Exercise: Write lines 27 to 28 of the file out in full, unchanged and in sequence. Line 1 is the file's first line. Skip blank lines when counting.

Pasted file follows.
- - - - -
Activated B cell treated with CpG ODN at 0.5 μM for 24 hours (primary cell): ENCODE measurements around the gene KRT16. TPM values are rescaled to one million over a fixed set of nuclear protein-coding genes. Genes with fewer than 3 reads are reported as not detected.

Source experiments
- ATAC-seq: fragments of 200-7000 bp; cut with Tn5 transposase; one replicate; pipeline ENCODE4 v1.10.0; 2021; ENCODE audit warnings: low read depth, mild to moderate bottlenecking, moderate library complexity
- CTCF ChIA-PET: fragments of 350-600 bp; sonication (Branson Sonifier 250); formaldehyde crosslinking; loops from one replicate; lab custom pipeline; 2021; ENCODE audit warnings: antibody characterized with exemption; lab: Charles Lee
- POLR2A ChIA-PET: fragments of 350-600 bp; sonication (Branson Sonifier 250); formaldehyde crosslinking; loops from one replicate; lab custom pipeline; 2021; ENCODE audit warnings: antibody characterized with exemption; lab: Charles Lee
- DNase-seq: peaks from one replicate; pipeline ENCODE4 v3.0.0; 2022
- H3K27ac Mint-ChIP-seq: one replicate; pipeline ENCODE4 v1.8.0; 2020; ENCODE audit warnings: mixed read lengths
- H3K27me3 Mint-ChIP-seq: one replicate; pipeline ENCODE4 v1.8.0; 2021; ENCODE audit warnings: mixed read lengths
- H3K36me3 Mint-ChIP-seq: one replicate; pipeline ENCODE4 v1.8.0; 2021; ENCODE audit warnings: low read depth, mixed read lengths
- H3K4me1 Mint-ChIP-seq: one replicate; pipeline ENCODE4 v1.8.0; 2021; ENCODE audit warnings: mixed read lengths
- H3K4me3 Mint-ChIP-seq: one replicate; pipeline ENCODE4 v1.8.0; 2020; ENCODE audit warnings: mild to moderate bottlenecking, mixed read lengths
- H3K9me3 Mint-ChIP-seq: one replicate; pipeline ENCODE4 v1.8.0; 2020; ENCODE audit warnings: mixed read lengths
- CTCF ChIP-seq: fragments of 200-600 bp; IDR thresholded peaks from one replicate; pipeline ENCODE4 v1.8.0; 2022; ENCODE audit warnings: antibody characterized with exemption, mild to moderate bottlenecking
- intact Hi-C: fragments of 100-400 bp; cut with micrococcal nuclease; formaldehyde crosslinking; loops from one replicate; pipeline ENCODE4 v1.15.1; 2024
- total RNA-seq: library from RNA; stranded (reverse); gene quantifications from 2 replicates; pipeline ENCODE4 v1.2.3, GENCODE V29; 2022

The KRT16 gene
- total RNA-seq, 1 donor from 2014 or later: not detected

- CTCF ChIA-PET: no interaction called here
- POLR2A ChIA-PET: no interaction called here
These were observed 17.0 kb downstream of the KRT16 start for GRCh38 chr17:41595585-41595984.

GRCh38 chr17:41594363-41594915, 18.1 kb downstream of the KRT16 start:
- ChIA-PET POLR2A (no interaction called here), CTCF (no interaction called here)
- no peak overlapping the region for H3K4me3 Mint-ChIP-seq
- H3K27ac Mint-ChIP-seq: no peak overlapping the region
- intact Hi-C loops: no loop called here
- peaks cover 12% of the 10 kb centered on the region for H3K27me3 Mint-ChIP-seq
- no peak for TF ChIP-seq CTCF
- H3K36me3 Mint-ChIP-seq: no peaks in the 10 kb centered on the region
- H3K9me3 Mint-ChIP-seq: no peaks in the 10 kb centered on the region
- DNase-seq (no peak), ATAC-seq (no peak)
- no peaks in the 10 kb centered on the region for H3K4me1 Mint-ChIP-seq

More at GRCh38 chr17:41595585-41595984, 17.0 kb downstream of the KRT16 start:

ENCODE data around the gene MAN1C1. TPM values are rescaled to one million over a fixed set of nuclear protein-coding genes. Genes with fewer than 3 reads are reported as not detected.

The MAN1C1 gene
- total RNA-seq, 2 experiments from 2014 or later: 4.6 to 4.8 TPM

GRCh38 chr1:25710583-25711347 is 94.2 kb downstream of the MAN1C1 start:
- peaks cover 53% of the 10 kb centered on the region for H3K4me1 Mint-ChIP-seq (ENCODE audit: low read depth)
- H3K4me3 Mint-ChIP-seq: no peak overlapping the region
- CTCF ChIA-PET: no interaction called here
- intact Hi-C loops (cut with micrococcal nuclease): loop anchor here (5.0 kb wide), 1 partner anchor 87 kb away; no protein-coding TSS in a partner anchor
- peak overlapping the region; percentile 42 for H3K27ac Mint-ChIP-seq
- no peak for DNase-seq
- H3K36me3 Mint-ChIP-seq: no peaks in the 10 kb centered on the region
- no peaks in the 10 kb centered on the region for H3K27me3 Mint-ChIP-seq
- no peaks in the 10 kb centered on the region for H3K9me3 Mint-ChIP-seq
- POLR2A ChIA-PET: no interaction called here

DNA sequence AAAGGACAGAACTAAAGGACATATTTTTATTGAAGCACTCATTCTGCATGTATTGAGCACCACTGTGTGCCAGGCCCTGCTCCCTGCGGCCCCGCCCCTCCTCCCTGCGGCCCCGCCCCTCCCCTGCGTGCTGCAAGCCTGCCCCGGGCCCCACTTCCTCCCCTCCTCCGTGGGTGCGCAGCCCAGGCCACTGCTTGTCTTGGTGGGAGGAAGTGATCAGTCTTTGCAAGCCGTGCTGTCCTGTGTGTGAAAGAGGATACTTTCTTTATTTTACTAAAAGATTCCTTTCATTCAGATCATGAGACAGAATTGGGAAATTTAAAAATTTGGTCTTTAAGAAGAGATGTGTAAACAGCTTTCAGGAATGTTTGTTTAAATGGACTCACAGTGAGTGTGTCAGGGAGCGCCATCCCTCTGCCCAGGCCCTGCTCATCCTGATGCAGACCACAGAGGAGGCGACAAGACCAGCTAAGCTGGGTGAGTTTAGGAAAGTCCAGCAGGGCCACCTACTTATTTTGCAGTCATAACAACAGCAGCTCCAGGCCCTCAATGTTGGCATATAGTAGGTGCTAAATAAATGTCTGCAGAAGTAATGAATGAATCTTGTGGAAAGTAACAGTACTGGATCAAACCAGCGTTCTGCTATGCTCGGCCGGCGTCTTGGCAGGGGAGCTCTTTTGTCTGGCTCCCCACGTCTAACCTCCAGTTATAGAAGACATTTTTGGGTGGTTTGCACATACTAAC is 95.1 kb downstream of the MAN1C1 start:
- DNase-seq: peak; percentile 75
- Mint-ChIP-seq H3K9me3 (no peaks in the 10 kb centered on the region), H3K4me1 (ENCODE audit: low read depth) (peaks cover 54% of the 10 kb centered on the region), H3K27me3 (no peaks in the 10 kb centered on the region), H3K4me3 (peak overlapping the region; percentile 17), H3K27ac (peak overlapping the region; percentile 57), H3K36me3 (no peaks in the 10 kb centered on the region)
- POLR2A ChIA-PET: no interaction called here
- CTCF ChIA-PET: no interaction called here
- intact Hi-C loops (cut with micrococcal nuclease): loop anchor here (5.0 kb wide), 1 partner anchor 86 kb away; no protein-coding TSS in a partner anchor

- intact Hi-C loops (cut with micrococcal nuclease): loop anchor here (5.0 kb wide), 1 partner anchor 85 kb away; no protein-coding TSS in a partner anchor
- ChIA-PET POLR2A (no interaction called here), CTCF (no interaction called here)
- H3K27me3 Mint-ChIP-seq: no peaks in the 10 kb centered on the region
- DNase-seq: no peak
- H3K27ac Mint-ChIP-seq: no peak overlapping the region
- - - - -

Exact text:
- no peak for TF ChIP-seq CTCF
- H3K36me3 Mint-ChIP-seq: no peaks in the 10 kb centered on the region